Air Canada 143 is surely one of the most famous aircraft disasters in the history of aviation. A brand new fly-by-wire Boeing 767-200 inexplicably ran out of fuel on a flight from Montreal to Edmonton. Thanks to a series of fortuitous coincidences and the skill of Captain Pearson the stricken plane glided to a decommissioned aerodrome at Gimli, and the powerless landing resulted in no fatalities. So was born the sensational story of the Gimli Glider
Unlike most books on catastrophic aviation incidents, William and Marilyn Hoffer concentrate their narrative on human emotion. They have clearly spent an inordinate time interviewing practically all of the 69 survivors, and through theses accounts they have authored a riveting story of the growing concern evolving into terror and then intense jubilation and relief once the plane had been landed successfully.
As with most aviation incidents, Air Canada 143's predicament was the result of a series of minor faults, both mechanical and human, which aggregated together caused a potentially lethal combination. The plane had been authorised to fly despite the Fuel Quantity Indicator System (FQIS) being non-operational. This opposed the recommendations on the Minimum Equipment List (MEL) – an evolving document full of placeholders and ambiguity due to the newness of the aircraft. The FQIS itself had dual redundancies but a dry solder joint meant this was only operating correctly when a circuit breaker was tripped. This circuit breaker had been left in the wrong position due a maintenance staff oversight. The airline had recently opted to change from imperial to metric measurements but the refuelling staff were not trained with the correct conversion factors. The Boeing required fuel by volume whilst the refuelling tankers provided it by weight – again introducing conversion errors. Finally there were incomplete procedures after the devolution of fuel sign-off from the cockpit to the maintenance engineers.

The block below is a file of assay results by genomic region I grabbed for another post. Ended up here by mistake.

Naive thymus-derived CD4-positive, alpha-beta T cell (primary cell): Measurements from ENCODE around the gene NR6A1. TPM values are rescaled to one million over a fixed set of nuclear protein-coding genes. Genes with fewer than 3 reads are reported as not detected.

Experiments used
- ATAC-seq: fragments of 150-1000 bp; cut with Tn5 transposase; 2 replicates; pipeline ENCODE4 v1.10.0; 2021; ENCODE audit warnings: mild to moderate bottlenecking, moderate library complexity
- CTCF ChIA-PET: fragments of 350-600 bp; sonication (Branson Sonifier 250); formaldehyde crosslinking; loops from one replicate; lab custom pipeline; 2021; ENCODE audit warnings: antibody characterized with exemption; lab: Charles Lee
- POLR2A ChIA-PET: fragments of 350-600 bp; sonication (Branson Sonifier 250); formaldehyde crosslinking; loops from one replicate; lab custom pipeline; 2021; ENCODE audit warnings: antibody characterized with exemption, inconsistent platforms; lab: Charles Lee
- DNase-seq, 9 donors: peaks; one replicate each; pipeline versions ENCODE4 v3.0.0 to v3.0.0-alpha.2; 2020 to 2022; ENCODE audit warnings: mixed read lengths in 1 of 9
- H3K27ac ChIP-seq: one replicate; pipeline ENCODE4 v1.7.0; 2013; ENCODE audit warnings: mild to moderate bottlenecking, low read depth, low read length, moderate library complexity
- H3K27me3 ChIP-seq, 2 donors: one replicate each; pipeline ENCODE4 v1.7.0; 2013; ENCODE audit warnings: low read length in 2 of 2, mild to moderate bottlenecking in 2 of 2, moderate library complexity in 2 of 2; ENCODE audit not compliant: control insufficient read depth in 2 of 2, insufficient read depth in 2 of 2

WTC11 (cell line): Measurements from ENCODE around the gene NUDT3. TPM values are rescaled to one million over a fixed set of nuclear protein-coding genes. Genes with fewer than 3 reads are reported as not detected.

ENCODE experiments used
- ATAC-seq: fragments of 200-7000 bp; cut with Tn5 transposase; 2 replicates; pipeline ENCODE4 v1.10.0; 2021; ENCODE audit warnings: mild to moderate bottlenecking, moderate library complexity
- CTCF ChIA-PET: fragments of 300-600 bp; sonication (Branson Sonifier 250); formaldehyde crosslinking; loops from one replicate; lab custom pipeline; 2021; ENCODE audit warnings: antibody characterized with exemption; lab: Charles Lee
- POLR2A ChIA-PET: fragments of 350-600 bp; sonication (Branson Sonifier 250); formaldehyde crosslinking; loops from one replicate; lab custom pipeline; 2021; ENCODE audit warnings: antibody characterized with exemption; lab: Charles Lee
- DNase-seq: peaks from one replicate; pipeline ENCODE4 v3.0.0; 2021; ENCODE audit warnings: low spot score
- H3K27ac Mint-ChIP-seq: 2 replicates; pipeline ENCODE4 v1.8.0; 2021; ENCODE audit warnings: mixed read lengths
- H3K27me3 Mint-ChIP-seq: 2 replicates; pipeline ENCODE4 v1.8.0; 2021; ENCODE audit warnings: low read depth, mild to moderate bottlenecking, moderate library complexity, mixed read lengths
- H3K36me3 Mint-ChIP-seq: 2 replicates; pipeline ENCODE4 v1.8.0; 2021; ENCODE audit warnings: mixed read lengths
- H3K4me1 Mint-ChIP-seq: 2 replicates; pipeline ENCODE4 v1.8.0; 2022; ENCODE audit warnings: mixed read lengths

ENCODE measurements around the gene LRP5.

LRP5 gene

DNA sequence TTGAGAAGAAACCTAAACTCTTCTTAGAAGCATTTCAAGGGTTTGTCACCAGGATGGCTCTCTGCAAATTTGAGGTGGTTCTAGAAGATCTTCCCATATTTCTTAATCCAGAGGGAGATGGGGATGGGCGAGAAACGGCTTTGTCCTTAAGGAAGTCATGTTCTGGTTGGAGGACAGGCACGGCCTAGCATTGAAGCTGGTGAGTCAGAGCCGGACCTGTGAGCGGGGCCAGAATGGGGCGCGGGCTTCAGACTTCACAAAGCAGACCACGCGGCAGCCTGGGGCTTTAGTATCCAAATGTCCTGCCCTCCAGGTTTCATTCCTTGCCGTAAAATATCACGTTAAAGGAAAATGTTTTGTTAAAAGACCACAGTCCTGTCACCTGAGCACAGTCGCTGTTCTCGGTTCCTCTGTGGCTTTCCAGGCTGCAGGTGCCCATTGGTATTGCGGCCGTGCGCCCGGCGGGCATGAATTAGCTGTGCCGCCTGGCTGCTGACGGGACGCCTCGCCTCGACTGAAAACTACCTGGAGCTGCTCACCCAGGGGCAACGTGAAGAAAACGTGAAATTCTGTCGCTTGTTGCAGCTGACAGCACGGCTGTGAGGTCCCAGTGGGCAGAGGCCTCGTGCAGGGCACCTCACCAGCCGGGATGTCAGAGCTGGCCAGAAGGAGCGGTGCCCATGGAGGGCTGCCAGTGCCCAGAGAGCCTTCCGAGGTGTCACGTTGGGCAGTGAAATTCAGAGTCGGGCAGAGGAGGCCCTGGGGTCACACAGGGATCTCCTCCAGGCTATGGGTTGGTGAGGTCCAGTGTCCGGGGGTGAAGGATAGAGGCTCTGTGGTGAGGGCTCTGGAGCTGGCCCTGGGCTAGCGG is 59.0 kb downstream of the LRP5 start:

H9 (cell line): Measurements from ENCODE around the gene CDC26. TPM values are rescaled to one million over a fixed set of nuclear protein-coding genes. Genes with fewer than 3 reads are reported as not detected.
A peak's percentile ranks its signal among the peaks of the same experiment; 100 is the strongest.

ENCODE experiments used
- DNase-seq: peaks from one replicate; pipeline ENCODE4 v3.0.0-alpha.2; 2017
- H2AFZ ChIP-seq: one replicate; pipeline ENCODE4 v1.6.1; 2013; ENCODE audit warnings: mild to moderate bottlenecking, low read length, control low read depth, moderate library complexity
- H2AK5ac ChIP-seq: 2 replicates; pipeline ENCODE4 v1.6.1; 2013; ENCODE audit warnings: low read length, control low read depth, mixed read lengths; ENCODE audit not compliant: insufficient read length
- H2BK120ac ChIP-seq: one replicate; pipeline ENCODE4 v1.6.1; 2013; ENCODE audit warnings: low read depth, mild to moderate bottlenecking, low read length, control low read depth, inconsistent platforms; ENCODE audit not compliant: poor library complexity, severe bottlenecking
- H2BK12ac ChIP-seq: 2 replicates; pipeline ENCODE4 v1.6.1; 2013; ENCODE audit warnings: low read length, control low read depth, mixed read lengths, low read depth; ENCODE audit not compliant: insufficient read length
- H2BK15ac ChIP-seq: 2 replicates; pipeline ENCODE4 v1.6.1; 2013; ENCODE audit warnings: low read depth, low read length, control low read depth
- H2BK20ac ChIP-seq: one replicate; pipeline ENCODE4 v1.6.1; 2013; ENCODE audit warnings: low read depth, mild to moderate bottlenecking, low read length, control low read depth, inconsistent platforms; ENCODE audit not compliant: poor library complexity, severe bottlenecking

Hours into the flight and the engines flamed out, fortune changed in favour of those on board. Wide bodied 'heavies' don't glide. The best that can be achieved is a controlled descent, yet Captain Pearson was a time-served glider pilot and managed to maximise the terrain covered by the unpowered plane. Thankfully Gimli was an achievable glide distance away, and it offered an extremely long strip of asphalt by virtue of it being a WWII training airport. As the 767 'glided' towards Gimli it became clear to Pearson that he was too high and fast to make the landing. With no power to deploy the flaps and slats, and not enough altitude for a 360 degree turn, he pulled off a manoeuvre unprecedented in the history of aviation on a commercial airliner, yet commonplace on a glider. He sideslipped the behemoth using opposite aileron and rudder – this can achieve a rapid speed and altitude loss when the wing is lowered and the same amount of opposite rudder keeps the actual heading the same.
Once the plane landed Captain Pearson noticed that the far end of the runway was being used as a drag strip by a motor club, but again good fortune intervened. The forward gear on the plane collapsed resulting in increased inertia due to the friction which stopped the plane short of the partying motor club, most of which had not realised a silent wide bodied jet was careering down the runway towards them.
As stories with a human angle and a happy ending go, it would be difficult to beat the Hoffer's blow-by-blow account. The book is let down by the complete absence of schematics and diagrams, but as previous stated, the authors are more interested in those involved than recalcitrant machinery.